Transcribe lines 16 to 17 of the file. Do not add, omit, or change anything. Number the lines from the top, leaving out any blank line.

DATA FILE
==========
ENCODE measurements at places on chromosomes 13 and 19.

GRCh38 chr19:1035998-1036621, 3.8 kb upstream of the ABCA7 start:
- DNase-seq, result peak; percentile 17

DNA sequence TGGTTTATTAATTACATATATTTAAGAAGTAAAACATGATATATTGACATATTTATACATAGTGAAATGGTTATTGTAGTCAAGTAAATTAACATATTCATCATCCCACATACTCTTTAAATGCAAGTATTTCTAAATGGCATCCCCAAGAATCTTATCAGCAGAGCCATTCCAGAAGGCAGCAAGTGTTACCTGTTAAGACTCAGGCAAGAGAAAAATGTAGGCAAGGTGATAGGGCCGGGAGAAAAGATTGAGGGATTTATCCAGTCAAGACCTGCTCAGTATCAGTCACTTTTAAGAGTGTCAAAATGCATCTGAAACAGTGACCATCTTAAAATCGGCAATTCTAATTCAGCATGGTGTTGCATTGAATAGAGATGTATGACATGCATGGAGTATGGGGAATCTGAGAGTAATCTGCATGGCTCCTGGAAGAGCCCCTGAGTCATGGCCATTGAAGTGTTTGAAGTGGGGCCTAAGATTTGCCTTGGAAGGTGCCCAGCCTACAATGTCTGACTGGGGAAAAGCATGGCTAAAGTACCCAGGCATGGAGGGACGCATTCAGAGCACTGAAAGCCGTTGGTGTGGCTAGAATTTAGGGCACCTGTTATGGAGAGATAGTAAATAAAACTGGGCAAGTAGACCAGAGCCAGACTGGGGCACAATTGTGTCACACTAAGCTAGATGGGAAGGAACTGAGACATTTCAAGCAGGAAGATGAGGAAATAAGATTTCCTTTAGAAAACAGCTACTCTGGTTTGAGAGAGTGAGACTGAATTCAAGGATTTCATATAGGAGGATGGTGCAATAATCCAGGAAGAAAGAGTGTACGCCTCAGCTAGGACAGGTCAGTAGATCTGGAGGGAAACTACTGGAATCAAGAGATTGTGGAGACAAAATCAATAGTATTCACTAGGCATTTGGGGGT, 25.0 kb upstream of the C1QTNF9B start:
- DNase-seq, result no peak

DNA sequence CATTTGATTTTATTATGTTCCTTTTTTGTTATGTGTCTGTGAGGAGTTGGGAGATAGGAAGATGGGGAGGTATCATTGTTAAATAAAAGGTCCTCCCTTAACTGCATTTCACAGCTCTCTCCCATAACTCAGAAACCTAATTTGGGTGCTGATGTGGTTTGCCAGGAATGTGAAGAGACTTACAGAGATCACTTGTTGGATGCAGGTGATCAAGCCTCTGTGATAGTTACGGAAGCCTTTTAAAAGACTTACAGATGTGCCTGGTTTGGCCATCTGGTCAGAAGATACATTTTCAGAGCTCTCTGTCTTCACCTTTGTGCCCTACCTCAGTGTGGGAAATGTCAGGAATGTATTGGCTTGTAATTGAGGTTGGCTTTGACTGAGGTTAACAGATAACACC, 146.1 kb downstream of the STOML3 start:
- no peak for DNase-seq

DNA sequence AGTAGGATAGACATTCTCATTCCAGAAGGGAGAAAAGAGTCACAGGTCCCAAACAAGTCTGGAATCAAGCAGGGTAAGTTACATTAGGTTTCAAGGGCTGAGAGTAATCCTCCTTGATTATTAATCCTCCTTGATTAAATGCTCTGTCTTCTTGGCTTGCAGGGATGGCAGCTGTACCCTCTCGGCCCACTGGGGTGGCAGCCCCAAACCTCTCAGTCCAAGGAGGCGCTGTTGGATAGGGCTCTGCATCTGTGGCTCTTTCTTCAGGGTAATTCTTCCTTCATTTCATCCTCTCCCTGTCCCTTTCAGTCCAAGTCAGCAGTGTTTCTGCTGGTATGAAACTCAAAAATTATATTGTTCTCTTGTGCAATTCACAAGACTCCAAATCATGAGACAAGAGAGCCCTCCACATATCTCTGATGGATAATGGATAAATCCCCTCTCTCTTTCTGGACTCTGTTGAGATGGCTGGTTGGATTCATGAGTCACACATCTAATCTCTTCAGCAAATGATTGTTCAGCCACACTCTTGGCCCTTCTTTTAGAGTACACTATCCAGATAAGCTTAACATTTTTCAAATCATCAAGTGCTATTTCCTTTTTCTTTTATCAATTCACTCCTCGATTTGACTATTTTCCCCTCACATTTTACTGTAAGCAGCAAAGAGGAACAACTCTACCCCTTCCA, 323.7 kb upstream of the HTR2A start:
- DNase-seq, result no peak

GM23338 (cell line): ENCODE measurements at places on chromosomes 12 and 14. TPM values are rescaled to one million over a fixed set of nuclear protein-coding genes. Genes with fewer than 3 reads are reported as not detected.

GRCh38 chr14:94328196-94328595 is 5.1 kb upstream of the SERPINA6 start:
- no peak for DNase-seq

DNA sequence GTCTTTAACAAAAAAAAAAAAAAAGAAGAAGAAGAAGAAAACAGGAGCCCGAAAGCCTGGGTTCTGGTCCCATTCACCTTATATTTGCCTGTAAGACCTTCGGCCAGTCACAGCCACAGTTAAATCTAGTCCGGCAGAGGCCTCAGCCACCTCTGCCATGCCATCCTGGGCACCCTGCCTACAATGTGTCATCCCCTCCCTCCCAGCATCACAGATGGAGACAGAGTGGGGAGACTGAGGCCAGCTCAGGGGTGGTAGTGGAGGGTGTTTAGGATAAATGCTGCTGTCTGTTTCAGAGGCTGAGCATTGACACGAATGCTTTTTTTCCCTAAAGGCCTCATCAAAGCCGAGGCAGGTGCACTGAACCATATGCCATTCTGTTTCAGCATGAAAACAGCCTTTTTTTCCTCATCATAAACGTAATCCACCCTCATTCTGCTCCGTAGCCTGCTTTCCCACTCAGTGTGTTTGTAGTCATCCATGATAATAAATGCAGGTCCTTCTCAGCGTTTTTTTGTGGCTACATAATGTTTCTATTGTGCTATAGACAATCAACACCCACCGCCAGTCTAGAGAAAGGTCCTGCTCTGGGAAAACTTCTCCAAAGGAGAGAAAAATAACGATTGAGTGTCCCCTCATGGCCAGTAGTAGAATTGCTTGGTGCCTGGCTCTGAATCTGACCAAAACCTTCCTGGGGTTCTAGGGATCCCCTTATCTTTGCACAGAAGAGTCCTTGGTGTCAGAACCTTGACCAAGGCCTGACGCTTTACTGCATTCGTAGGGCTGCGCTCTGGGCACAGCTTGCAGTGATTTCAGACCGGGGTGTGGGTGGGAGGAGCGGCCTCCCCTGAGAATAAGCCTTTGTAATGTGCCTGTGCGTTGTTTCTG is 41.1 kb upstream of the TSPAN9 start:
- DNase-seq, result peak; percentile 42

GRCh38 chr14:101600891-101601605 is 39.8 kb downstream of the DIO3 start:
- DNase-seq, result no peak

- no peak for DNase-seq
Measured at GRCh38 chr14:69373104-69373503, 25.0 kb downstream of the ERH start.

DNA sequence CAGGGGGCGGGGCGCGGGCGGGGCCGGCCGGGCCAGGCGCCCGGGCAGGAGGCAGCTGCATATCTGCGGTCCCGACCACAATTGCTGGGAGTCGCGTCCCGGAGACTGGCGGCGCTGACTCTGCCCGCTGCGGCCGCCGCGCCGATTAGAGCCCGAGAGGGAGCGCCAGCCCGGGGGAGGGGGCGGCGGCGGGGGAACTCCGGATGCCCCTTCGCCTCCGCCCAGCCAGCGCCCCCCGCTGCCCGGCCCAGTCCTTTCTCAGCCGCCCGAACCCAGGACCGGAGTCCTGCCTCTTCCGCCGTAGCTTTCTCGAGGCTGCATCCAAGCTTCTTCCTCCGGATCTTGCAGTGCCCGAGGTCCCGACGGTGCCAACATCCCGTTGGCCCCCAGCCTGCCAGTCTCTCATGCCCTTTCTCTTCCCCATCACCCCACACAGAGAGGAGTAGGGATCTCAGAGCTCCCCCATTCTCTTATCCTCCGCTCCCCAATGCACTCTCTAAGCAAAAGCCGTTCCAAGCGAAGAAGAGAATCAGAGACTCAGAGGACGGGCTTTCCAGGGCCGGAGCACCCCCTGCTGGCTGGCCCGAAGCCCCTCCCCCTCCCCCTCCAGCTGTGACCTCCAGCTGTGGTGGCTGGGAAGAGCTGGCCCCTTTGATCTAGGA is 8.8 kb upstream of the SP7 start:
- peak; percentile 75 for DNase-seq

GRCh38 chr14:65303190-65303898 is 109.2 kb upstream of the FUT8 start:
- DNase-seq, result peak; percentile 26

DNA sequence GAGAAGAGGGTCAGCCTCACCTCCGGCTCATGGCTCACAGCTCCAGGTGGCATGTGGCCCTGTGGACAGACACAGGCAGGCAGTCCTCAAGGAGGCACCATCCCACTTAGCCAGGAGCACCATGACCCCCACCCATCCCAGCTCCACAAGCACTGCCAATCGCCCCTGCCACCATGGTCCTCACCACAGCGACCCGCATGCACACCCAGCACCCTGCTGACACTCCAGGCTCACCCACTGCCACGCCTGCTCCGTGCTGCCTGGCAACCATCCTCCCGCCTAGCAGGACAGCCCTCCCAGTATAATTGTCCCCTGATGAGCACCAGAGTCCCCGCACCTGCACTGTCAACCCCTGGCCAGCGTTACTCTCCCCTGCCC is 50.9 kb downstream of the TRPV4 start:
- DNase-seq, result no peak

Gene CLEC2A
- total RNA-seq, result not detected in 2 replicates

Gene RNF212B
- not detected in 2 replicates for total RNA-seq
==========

- DNase-seq, result no peak

- no peak for DNase-seq